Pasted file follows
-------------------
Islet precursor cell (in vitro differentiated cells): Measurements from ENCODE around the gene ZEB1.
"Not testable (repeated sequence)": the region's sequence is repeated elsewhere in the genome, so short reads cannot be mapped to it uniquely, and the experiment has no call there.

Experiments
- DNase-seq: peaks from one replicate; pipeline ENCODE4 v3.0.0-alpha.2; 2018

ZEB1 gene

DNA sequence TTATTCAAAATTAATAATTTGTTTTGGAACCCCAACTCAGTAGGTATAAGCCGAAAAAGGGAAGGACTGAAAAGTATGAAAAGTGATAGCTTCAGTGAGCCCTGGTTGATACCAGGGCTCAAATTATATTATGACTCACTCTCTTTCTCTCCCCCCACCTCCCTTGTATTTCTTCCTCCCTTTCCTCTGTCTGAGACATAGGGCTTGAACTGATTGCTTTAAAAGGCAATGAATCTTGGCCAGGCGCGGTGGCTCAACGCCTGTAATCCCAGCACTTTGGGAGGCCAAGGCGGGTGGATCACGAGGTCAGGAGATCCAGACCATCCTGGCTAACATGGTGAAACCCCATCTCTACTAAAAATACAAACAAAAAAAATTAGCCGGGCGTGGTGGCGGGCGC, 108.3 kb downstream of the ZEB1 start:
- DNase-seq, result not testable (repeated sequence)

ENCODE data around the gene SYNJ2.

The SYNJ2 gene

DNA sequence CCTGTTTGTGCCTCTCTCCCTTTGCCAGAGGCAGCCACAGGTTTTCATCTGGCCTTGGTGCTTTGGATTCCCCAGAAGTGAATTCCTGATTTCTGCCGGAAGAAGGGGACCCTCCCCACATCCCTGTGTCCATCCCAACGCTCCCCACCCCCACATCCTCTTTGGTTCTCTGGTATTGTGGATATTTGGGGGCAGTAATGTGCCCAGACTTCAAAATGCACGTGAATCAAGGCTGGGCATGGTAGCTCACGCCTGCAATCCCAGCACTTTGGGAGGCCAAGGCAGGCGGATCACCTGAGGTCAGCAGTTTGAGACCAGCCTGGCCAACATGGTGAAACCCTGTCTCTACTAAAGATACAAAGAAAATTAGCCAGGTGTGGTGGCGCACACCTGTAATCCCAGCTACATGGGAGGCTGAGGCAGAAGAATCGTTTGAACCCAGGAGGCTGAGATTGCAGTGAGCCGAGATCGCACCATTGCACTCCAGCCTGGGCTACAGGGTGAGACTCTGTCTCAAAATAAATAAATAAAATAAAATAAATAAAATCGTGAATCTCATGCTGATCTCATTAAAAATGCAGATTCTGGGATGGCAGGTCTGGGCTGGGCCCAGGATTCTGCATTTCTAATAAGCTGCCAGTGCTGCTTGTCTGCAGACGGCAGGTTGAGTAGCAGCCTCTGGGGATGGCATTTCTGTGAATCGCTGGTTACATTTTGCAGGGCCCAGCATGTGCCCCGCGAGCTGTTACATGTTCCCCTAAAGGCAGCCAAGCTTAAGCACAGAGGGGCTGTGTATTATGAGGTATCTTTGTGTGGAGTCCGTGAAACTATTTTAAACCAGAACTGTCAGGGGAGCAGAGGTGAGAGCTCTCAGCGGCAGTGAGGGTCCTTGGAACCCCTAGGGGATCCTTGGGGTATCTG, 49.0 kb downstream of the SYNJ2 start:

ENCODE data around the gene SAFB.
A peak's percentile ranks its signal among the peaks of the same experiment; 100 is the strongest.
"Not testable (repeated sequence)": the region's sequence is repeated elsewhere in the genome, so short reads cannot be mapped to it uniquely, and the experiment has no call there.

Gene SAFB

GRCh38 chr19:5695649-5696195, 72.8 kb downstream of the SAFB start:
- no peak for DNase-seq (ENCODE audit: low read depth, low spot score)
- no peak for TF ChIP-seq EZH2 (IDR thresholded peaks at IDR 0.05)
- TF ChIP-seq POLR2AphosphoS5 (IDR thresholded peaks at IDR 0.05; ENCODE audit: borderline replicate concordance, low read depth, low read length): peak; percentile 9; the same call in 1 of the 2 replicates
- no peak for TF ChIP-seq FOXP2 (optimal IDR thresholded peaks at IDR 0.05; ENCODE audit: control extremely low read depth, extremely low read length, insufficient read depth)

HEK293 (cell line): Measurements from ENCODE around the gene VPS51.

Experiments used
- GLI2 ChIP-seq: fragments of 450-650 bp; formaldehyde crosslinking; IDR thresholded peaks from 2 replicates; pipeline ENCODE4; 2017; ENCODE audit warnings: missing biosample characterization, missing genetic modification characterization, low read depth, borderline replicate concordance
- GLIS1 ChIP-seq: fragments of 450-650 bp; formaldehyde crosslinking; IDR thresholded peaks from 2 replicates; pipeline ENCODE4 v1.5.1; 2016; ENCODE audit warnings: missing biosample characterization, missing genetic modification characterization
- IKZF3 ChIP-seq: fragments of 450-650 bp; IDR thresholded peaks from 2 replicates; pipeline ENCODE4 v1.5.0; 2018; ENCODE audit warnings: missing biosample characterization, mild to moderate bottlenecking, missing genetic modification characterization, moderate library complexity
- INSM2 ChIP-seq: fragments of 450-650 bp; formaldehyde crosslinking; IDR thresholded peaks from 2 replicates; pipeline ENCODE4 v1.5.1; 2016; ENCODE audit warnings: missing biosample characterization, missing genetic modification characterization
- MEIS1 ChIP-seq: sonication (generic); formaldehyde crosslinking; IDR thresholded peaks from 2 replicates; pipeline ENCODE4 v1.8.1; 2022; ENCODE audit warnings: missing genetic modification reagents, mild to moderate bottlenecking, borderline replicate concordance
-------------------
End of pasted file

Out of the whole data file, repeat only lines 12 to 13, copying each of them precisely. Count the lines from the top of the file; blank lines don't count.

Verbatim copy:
A peak's percentile ranks its signal among the peaks of the same experiment; 100 is the strongest.
"Not testable (repeated sequence)": the region's sequence is repeated elsewhere in the genome, so short reads cannot be mapped to it uniquely, and the experiment has no call there.